by Tracy R. Walsh
Anglicisms play a major role in modern German:
The liberal salting of English words into German sentences is called “Denglisch” (Deutsch and Englisch), and it tends to annoy traditionalists. … What Brits call a mobile and Americans call a cell phone, Germans call a Handy—a word that looks borrowed from English, but isn’t. The baseball cap—a common faux-hip ornament in today’s Germany—is a Basecap. And Germans call table football Kicker, a game unknown in the English-speaking world. (The mangling goes both ways, as Americans alter the German Fussball to foosball.)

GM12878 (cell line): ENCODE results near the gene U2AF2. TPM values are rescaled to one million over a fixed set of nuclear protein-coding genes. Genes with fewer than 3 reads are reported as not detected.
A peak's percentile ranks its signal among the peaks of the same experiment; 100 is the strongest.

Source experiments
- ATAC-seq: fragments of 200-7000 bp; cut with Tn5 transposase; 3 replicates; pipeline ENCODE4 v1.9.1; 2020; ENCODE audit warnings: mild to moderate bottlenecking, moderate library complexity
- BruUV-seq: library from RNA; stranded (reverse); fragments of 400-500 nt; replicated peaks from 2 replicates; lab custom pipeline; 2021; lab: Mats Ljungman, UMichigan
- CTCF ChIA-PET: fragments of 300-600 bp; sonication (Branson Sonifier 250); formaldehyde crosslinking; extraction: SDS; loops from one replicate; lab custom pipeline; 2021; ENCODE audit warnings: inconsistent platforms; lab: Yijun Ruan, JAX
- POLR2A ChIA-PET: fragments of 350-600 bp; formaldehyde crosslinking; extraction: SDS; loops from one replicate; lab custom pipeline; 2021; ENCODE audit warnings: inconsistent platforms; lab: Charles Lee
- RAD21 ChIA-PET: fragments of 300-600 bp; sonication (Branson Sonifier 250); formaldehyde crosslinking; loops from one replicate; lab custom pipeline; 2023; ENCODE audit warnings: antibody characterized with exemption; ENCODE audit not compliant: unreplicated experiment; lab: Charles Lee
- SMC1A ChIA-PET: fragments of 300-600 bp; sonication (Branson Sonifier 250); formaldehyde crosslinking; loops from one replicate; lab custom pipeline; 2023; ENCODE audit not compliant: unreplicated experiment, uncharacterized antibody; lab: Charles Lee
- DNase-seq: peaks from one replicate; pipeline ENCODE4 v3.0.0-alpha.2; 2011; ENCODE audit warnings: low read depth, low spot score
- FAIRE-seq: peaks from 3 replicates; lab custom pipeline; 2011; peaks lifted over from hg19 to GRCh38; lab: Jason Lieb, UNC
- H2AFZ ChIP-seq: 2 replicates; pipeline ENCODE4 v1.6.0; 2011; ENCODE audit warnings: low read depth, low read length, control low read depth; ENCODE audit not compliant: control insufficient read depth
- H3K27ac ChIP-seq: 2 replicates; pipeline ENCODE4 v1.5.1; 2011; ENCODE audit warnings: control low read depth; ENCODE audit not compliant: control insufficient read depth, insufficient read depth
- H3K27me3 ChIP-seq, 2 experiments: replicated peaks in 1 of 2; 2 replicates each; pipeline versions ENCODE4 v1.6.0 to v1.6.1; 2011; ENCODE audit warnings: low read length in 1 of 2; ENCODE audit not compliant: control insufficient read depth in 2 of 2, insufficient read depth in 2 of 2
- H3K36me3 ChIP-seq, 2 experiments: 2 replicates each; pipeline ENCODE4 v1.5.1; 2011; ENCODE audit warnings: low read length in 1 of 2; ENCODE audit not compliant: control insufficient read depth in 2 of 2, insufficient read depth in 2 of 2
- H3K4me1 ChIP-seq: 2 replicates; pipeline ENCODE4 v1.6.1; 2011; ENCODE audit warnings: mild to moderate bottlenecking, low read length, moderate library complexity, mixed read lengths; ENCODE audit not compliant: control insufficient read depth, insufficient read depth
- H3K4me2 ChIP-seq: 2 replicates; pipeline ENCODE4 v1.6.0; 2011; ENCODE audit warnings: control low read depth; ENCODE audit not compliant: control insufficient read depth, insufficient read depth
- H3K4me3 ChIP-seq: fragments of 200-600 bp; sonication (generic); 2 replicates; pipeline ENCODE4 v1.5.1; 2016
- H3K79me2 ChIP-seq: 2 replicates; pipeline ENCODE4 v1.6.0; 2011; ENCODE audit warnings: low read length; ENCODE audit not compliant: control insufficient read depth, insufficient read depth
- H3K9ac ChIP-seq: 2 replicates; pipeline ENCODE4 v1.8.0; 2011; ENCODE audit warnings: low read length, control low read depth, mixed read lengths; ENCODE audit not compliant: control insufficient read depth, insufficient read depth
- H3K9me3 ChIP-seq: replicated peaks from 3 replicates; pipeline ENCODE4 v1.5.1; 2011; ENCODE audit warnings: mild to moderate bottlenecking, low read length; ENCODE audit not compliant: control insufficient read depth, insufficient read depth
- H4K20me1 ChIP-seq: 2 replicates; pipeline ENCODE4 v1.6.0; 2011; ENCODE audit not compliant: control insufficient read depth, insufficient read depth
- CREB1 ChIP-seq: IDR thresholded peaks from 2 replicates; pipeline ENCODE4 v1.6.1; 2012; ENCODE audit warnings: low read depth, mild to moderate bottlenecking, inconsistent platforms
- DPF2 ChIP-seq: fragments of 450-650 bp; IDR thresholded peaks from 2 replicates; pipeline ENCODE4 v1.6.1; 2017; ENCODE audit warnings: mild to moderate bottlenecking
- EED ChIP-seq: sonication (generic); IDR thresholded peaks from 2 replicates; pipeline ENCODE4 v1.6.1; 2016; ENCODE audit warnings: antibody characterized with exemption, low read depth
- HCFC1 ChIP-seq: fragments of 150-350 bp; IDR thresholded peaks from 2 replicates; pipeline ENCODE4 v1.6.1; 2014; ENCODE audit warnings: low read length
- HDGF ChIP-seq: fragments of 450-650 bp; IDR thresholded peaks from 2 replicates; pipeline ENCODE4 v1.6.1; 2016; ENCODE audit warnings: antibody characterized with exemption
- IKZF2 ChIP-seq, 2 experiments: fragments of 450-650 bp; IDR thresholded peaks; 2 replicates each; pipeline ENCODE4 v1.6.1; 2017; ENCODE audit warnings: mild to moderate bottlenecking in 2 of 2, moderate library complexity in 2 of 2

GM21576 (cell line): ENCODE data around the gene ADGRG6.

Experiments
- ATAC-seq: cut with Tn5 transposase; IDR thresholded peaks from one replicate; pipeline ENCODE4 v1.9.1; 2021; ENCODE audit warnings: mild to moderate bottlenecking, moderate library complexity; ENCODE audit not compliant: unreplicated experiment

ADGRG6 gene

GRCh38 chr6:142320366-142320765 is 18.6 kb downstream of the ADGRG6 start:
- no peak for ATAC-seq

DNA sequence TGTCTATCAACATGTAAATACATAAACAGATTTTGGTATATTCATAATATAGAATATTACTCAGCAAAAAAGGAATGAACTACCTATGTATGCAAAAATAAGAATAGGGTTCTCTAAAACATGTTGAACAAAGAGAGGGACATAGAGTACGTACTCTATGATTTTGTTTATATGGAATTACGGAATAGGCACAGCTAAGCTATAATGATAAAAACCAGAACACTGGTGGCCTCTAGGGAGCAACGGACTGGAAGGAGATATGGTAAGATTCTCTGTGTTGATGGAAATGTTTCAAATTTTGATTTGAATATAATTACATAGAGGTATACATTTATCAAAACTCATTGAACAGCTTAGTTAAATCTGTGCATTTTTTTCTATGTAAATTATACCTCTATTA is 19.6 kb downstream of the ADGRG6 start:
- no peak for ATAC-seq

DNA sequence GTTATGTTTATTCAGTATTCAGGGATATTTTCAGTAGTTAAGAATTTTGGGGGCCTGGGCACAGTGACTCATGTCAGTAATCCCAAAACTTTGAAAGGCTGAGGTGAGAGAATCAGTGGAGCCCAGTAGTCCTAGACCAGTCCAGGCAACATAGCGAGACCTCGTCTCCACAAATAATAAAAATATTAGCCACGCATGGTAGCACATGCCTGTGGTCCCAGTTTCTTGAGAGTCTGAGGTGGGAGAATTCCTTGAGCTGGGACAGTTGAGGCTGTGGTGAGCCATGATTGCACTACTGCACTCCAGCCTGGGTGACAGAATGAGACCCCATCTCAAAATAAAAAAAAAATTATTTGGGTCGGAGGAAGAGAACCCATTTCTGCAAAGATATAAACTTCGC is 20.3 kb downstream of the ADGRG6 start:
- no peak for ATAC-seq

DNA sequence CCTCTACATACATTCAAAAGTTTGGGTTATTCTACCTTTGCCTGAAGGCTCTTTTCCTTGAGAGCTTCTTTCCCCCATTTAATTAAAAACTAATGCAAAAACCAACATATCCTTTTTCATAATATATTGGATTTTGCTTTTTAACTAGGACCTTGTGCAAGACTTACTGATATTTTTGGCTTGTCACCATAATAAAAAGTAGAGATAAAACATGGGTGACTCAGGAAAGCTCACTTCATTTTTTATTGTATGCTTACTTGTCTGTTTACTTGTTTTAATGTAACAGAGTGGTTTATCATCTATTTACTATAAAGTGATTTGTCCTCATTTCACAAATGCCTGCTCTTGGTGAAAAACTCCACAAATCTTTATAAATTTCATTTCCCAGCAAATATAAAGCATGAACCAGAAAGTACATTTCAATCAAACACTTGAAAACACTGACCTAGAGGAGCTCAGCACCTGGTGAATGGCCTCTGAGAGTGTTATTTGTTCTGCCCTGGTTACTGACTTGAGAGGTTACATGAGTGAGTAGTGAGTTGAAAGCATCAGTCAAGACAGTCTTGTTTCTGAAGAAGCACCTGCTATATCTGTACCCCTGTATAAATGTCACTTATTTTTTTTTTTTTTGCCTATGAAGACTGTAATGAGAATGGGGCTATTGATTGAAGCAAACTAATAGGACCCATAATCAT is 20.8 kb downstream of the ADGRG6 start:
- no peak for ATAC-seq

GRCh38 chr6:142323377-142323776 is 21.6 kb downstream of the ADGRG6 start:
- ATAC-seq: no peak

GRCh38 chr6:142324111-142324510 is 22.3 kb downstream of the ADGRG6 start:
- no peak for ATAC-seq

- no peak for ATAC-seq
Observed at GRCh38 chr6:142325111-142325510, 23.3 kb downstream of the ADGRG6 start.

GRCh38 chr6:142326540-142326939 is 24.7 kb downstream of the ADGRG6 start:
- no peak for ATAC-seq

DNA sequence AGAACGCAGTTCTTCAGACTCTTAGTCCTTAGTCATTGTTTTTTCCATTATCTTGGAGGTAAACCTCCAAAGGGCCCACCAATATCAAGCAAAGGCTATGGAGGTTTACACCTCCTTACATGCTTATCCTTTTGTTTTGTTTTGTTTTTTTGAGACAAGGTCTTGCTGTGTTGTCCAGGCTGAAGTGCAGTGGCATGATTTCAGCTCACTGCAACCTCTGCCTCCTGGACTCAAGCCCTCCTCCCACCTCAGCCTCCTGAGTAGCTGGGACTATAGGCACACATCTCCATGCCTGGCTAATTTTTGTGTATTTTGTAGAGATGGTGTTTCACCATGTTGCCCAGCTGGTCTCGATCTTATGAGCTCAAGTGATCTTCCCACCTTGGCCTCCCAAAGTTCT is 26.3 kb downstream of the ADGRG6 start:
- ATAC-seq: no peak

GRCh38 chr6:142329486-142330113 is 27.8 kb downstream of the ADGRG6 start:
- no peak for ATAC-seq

And when a rude word is borrowed, its taboo in the original language does not always travel with it. Angela Merkel is just one of many Germans who don’t realize that you can’t just casually uses the word Shitstorm in a press conference. The word has become common enough to be added to Germany’s most prestigious dictionary, the Duden.
Update from a reader:
With regard to the use of false Anglicisms in German, you missed my very favorite one: in German, a compulsive hoarder is called a “Messie”. Like this: “Der Mann ist ein Messie” (“that man’s a hoarder”).